Thursday, December 8, 2011

Smoke Is Powerful Stuff


It's December, and the night air is seasoned with the scent of burning wood smoke. It's not an unpleasant thing for most people, and it's actually the kind of thing that can really get you into the holiday spirit.

That got me to thinking about how powerful and evocative the smell of smoke can be -- how it always reminds me of places I've been, taking me back with just a whiff. Smoke is heavy with signals. It's chock full of codes and messages that speak deeply and directly to a primitive part of our brains. This will sound like an observation of the obvious, but it bears repeating: Smoke is powerful -- really powerful.

Anyone who's been camping can attest to how quickly and thoroughly campfire smoke gets into your clothes. It's the same permeating kind of scent that we're smelling in the nighttime air right now.

Smoke can also be horrible, like the kind that comes from burning plastic. Not only is this smoke toxic, but I personally associate it with chaos, the uneasy feeling that things are hurtling inexorably out of control and there's not a damn thing anyone can do about it.

Burning tire rubber, meanwhile, can be a reminder of how many bad drivers are out there. And anyone who's been to a rock concert can attest to the de rigeur cloud of marijuana smoke hanging over the proceedings, serving as a visual symbol of thousands of people having their minds simultaneously blown by the band playing onstage.

For me, smoke reminds me of other countries. In Bangkok, walk down the street and it's just a matter of time before you walk into an cloud of chili pepper smoke from street food vendors' cooking fires -- an invisible blast of capsicum that grabs your attention and sends you into a momentary panic. The pain only lasts a few seconds, and it's nowhere near as intense as being pepper sprayed, but it's still something you don't soon forget.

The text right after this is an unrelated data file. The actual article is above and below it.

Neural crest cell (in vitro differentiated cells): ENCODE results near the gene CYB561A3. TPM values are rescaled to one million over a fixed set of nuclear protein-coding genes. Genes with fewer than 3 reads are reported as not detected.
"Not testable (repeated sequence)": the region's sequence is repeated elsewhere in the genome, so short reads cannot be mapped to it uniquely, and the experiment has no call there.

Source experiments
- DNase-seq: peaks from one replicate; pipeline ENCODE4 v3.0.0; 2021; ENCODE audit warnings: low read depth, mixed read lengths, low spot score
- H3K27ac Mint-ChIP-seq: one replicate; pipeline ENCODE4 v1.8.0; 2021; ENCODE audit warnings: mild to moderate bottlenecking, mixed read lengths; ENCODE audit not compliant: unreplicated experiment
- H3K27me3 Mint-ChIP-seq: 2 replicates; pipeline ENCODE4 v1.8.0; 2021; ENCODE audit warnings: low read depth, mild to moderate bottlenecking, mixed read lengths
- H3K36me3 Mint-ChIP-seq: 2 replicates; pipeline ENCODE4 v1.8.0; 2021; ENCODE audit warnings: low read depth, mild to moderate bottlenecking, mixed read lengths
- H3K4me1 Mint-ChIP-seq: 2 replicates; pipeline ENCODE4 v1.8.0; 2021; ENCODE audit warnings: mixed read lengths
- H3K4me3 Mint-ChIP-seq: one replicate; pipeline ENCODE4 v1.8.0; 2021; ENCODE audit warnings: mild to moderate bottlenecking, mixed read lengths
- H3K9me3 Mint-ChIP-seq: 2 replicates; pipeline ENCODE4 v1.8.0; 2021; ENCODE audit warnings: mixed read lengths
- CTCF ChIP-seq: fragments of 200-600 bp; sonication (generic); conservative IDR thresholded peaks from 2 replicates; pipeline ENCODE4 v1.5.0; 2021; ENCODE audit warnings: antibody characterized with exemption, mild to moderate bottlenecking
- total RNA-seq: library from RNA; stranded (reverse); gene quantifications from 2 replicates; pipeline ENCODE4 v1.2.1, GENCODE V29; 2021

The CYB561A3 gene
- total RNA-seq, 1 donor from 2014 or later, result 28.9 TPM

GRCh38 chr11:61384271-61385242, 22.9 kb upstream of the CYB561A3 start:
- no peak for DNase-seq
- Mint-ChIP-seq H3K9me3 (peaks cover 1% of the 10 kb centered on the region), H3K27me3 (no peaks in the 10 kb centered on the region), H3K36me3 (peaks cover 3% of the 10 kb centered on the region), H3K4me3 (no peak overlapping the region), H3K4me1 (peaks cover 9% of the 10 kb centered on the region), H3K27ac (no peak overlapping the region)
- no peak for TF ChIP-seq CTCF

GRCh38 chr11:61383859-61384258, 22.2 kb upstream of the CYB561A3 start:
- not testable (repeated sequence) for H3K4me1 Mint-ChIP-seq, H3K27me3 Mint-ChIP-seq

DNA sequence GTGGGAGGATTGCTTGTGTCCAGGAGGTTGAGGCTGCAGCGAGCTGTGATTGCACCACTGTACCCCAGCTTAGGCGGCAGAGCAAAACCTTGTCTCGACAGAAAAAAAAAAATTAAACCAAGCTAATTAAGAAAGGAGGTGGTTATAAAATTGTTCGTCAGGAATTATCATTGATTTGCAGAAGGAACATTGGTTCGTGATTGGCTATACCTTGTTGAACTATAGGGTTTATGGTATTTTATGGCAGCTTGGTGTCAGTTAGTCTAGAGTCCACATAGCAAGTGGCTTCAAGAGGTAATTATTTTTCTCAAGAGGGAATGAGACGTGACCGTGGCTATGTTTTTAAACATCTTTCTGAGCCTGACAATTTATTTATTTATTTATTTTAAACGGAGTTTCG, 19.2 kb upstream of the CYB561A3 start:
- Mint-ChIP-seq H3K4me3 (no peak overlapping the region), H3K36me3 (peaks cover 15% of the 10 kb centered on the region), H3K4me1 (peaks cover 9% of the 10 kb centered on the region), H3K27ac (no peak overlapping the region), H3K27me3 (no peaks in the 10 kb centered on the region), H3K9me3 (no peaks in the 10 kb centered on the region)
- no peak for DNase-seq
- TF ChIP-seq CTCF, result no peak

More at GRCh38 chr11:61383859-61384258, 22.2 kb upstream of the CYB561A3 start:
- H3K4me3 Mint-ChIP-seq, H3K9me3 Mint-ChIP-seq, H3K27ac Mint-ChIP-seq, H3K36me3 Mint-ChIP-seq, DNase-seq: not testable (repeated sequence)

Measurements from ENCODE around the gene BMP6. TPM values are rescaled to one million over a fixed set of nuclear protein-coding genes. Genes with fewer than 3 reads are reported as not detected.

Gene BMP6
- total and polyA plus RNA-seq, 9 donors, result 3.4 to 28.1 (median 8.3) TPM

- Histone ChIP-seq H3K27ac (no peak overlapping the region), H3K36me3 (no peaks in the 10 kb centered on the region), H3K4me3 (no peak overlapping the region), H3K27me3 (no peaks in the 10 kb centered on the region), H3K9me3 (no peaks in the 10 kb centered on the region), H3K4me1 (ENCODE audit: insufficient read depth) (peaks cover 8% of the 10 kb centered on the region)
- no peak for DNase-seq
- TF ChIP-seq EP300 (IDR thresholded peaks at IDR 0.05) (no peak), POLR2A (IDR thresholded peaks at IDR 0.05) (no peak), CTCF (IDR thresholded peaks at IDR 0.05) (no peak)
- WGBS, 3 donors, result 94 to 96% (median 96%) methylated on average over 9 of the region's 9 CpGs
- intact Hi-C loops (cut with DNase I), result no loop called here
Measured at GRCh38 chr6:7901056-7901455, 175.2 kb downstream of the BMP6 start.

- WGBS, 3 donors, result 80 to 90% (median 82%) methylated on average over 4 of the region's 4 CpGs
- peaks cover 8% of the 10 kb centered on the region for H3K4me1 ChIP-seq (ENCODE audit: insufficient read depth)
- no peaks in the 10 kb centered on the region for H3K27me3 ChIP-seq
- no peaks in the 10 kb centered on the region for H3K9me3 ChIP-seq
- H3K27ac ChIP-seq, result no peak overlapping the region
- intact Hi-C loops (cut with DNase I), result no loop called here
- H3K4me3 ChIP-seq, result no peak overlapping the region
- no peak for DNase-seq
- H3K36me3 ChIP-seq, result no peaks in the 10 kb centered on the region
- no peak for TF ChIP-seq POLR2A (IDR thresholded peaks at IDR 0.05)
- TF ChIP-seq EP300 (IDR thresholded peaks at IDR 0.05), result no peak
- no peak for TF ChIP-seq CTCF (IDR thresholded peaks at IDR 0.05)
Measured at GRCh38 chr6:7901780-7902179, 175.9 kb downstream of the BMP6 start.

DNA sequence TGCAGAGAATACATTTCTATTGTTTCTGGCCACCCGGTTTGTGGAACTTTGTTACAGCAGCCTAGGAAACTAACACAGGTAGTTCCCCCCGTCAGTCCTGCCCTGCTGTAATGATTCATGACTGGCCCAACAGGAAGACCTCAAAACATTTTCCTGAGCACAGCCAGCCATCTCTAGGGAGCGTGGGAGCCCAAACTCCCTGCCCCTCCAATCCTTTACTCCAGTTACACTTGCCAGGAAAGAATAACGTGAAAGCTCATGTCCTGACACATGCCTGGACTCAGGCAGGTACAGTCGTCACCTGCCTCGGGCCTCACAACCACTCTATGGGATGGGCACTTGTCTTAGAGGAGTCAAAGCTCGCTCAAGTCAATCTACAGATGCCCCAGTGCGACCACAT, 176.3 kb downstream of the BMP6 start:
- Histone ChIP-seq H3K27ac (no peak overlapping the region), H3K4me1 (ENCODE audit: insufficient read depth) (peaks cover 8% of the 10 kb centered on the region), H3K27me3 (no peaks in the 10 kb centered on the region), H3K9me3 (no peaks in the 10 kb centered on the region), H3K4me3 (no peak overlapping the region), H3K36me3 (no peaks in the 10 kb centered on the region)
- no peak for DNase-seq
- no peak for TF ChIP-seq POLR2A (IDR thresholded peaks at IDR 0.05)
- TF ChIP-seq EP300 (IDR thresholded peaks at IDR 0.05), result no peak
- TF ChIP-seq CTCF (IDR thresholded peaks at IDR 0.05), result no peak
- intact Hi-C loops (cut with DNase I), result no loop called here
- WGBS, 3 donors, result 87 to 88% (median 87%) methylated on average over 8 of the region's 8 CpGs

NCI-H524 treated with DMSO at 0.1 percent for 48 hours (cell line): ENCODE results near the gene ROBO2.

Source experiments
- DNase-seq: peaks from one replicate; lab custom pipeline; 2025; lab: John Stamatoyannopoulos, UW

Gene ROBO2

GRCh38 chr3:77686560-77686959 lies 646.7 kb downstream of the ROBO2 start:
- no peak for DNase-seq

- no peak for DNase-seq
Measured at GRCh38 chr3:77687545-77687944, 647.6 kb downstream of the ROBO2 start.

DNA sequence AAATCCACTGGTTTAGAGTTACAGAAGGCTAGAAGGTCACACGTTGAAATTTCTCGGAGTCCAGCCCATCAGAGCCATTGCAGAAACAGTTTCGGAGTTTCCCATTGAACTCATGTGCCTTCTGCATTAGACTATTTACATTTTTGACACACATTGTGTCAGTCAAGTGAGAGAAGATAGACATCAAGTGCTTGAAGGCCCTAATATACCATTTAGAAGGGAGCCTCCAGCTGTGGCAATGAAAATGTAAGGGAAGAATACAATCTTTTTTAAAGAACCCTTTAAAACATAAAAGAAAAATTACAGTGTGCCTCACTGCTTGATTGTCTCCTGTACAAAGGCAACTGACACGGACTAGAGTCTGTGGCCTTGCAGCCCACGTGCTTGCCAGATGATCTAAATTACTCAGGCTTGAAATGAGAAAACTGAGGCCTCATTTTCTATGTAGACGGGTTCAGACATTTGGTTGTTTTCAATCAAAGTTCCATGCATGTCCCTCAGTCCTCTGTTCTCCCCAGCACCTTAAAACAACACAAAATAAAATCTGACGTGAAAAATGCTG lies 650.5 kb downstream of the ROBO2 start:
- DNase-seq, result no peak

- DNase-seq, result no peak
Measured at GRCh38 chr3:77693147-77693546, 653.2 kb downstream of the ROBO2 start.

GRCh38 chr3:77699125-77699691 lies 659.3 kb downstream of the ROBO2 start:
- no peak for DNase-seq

Smoke hanging in the still nighttime air also reminds me of India. I'll always remember landing for the first time in Delhi, very late at night, and having that be the first thing that registered in my jet-lagged brain. It made me picture the thousands of fires that were probably taking place at that time, all over the city. And with each fire there had to be some sort of interesting story, I thought to myself. Most of the fires were no doubt for cooking, since it was September and still quite warm. But the purpose of the other fires? I couldn't figure it out, and that made Delhi immediately more interesting to me.

The night smoke in the Bay Area right now is all about warmth, fireplaces and wood stoves, about huddling in front of the heat with a cup of hot cocoa, a good book, and preferably, a Golden or Labrador Retriever curled up nearby.

Humans love fireplace fires, both from a warmth perspective and because they're fun to stare at. Huddling at the fire in a cozy room is actually one of the most satisfying things we can do as humans, especially if it's pouring rain or snowing like crazy outside. I'm convinced of that -- in fact, I put it right behind eating warm chocolate cookies.

There's just something hard-wired in our brains that makes us feel happy and relaxed when we're gazing at a fire with eyes closed, feeling its warmth radiating on our corneas. I wouldn't be surprised it this feeling goes back to the earliest days of humanity, when men walked about with knuckles dragging and looking for something to eat that didn't run fast.

I'll always remember another type of smoke, too: The kind I saw in Thailand coming from chimneys of temples where dead people were being cremated. This is how it's done in Thailand, and in many other countries. The first time you see it, it's a bit unnerving -- you're looking at the smoke wafting up into the evening sky and it's hard not to think about the fact that you're witnessing the last visible part of a person.

But if you believe that there's something after this life, there's no more powerful visual metaphor for death -- and the blink of an eye that we call a life -- than this type of smoke.

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